7 comments:

donna baker said...

I had a free pass to the Vaska Theatre when growing up as my Dad was in radio and tv. I saw everything that came out. Imagine this little girl watching Liz Taylor in Butterfield 8. Huh? I didn't have a clue. Was the most boring movie I ever saw. Remember her in a satin slip and brushing her teeth in whiskey. Green Mansions was another stinker. Horribly boring. But, I did thrill in others, such as A Patch of Blue, Joy In The Morning, The Heart Is A Lonely Hunter and others.

Miss Merry said...

Our town featured horrible B movies on Saturday afternoons for a quarter. We would walk almost a mile, slide our quarter in the slot in the box office window in the front, line up at the bathroom, (I never had funds for pop or popcorn) and find our seats. I would usually leave with a nightmare until the next week, when after that movie, it would be replaced by some new horror. I especially remember Voyage to the Center of the Earth as very terrifying. When I saw it years later, it was hard to remember why! We must have been very impressionable in the early 60's.

L. D. said...

The Roy Rogers and Trigger racing down the way is such an interesting photo. Our little theater only open on Saturday and Sunday nights. The movies were somewhat up to date and sometimes they were really bad.

steelersandstartrek said...

This is a wonderful Remember. Thanks for sharing!

Jeanne said...

Hello dear Rachel, Your post brought back memories for sure. However, when I was nine we moved to Miami and we would go downtown to the big city of Miami to the movies. We took buses, two, and we had our babysitting money. We would go to the Olympia theater and it was splendidly decorated. The ceiling was black and a million stars lit the "sky"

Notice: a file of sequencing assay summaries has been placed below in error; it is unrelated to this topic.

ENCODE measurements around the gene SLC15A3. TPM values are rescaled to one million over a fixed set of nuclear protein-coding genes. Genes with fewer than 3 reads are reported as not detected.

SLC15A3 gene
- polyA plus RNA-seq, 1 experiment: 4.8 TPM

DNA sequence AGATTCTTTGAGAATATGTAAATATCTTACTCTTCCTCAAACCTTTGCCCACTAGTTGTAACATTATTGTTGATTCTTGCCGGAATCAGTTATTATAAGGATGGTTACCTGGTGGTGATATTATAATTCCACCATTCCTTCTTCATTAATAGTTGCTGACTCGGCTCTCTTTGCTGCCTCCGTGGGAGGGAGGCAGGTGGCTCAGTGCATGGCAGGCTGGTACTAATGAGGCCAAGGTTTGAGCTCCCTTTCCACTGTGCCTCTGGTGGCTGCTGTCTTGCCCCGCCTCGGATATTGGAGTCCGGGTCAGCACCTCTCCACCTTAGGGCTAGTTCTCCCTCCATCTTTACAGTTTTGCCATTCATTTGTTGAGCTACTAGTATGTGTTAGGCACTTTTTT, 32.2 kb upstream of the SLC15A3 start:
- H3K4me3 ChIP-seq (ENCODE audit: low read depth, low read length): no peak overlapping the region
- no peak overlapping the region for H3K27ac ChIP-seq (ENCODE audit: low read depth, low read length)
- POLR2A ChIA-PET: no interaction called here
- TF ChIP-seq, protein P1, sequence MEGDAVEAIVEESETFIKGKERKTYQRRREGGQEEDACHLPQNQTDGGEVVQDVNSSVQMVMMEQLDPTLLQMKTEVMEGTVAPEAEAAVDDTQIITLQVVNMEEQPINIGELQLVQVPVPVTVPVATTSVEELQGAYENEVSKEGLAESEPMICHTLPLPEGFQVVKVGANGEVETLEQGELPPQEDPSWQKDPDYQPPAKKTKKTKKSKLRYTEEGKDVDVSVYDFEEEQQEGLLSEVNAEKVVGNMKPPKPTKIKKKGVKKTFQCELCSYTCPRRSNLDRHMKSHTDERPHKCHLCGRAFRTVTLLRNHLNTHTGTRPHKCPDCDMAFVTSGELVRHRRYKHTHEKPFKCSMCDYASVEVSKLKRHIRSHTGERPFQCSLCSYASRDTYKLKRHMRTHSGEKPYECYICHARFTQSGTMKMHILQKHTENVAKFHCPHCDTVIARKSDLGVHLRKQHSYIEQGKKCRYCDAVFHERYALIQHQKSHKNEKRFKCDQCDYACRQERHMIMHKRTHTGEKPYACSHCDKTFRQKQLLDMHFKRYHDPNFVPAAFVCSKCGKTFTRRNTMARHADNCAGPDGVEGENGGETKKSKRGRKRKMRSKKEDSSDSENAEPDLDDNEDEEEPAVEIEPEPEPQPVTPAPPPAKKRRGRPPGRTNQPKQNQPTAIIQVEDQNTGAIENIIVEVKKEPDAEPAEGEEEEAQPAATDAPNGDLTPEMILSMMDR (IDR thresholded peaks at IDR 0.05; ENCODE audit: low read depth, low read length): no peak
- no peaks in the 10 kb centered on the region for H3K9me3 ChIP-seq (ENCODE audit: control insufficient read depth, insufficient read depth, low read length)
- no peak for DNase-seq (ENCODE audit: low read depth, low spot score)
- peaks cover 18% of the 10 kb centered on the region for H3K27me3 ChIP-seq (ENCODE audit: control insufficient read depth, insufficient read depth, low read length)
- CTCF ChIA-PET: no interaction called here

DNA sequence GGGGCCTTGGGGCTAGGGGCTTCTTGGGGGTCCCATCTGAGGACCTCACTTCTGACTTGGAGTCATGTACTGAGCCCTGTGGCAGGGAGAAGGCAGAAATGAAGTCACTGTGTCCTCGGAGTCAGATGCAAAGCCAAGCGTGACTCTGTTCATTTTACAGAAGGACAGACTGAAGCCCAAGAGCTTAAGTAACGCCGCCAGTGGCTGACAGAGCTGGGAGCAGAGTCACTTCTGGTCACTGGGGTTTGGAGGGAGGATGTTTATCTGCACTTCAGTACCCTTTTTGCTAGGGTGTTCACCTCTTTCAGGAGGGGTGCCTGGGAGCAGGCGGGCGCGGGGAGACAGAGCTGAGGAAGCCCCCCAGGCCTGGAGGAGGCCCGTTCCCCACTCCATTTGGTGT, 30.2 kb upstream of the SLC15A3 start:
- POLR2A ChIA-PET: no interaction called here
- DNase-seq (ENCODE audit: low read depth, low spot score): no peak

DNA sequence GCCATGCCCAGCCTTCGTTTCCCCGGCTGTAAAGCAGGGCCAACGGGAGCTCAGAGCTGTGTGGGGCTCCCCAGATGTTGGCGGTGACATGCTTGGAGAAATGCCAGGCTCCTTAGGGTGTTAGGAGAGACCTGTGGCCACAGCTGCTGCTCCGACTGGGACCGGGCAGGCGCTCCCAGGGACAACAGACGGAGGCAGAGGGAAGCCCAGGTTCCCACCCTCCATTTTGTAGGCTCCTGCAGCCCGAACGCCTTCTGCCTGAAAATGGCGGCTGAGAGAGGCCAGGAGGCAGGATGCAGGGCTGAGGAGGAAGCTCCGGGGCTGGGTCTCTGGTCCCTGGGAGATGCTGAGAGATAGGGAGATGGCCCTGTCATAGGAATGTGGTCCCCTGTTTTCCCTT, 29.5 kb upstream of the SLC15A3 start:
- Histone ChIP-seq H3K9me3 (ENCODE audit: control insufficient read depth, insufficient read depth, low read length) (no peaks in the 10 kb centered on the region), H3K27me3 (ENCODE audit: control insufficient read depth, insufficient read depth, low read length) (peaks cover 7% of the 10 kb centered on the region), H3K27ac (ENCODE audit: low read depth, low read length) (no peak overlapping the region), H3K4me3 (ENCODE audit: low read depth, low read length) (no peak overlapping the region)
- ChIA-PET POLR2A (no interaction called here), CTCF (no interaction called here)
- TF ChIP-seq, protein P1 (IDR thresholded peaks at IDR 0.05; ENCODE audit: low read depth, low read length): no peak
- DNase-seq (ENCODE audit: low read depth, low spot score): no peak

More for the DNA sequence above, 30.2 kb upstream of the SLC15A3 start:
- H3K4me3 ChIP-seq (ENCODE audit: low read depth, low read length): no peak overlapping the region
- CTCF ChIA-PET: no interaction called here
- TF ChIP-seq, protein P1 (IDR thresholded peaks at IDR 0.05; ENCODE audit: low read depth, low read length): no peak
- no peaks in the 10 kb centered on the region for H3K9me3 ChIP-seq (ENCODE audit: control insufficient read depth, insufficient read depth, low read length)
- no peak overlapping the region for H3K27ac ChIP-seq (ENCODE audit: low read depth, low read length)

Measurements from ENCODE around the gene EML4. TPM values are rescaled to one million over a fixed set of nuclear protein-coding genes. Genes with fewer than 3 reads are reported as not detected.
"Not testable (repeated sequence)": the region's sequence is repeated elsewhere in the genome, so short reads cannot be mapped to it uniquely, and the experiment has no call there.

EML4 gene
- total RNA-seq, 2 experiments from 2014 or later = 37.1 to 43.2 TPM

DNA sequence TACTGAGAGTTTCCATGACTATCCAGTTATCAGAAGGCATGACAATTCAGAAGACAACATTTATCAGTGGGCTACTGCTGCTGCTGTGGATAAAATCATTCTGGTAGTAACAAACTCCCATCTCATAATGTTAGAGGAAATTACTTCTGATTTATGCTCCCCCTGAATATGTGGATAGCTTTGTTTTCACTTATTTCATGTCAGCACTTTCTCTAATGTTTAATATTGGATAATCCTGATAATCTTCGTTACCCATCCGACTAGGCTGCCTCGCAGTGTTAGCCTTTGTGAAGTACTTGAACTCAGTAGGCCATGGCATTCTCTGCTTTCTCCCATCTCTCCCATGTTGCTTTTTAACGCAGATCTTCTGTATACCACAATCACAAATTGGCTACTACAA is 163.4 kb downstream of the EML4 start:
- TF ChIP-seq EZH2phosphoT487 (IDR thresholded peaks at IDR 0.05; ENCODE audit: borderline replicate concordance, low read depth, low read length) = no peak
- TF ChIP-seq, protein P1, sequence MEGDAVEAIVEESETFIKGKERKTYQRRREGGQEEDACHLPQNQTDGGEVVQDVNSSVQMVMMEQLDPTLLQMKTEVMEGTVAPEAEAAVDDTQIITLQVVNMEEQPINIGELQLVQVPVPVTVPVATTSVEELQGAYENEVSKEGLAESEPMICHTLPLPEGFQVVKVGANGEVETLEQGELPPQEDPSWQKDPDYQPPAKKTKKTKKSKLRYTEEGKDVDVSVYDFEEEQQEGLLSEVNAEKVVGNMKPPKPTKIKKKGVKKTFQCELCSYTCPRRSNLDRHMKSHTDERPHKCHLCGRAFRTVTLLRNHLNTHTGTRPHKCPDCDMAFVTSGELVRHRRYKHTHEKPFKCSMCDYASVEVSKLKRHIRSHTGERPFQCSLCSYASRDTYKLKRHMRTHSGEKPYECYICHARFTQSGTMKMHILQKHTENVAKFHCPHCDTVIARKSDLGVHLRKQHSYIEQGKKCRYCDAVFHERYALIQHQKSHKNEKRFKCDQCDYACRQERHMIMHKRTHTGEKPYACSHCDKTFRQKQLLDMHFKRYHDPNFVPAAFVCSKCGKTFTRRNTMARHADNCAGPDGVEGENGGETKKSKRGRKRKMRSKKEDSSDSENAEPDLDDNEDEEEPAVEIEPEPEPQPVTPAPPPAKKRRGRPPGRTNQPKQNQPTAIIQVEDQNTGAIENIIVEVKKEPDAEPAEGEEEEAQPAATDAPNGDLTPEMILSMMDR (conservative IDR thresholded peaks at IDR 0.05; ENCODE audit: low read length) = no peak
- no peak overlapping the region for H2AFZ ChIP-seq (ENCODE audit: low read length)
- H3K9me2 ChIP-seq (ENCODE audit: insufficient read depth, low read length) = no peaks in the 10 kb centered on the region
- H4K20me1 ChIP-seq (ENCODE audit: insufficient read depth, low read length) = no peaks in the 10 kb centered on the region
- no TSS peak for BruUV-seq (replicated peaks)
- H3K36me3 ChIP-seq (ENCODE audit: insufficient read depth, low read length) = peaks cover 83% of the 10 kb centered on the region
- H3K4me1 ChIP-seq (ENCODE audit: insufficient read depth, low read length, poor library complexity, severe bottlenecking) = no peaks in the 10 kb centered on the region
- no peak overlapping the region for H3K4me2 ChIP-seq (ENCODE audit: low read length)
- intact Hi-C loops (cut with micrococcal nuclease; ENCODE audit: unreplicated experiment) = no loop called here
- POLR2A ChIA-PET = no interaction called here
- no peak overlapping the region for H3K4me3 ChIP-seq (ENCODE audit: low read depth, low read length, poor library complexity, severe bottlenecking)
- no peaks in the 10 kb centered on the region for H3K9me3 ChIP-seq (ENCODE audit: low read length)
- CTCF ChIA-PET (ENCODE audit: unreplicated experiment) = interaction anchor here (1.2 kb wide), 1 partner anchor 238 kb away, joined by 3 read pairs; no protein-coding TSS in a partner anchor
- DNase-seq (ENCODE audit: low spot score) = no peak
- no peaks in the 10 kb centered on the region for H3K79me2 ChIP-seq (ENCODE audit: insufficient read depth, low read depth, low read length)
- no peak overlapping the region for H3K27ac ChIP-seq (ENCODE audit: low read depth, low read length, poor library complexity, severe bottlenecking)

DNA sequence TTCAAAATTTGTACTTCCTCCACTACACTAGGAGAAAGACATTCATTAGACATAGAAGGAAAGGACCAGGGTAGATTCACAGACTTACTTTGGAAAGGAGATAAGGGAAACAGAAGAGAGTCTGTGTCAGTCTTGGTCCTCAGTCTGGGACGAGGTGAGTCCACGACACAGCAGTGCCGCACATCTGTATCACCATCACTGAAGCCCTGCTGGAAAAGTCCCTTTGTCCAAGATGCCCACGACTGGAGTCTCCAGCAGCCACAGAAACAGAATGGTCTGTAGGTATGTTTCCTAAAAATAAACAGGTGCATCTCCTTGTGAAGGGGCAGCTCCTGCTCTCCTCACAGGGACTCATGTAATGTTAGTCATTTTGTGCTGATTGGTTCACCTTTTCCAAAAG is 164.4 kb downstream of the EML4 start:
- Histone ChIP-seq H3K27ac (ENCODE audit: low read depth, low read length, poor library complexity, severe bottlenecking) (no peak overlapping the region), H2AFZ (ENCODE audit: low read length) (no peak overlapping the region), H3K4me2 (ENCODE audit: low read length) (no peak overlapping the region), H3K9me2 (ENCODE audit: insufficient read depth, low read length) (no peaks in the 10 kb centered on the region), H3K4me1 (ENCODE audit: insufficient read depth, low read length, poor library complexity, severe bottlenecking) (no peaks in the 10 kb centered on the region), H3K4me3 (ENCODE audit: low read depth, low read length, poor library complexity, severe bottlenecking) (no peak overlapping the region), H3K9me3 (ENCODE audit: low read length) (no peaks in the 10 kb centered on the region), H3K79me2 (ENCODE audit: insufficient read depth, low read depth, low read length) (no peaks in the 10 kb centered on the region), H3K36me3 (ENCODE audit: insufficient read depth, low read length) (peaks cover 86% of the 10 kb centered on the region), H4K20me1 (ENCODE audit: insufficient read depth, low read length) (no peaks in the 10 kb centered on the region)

There were live shows before the movie and we once saw Spike Jones and his band "and" I got his autograph. HA! Years later Elvis Presley appeared there. It was lush with heavy red velvet curtains and upholstery. There was two levels and balconies. In short...beautiful. After the movie we would go to a cafeteria at a Five and Dime and eat pie. Then we wondered over to Biscayne Park and wandered among the lovely gardens. Finally back home taking two buses. We, included two of my sisters and a best girlfriend. Safety in numbers. LOL. That is the only way our parents would let us go. LOL.

Having shared all this, we did go to the only theater in the small town where our cousins and grandparents lived and it was all like your description exactly. It was a huge event for us and we loved every action filled movie we saw. Your story is precious and what a blessing to have such wondrous adventures in our lives.

Have a wonderful week dear friend. We are in our daughter's home in Florida watching the Gator's girls softball game. They are playing Michigan for the National Championship. Go Gators.

Love and hugs,
Jeanne

Southern Lady said...

Oh, Rachel ... what fun it was to go back to "the good ole days" with you. Your words rekindled so many cherished memories of growing up in a kinder, gentler world (and I don't think I just remember it that way either!). Thank you for this ... and for sharing your kitchen makeover with us ... it's going to be so pretty and I can't wait to see it when it's finished. With love and best wishes for a summer filled with lots of sweet memories-in-the-making ~~ Janie

Kim S. said...

Thank you for these memories! THEE-ater, along with ‘liberry’ were pronunciations that I ruthlessly rooted out of myself, but secretly smile at when I hear them. Reminds me of that little one-screen theater in Batesville, remember it? Even as late as we lived there tickets were $1 for kids and $2 (I think) for adults. And the butter for the popcorn was pounds of REAL butter kept liquid in a Crock Pot. And I remember another old theater in California when we lived there when I was a kid that always showed cartoons and a double feature – even when the main movie was “Gone With the Wind”! My bottom was sure numb after that Saturday morning marathon! Fifty cent admission, quarter popcorn and coke and afterwards $1 bought a paper tray of taquitos – unheard of delicacies in my hometown of Washington, DC.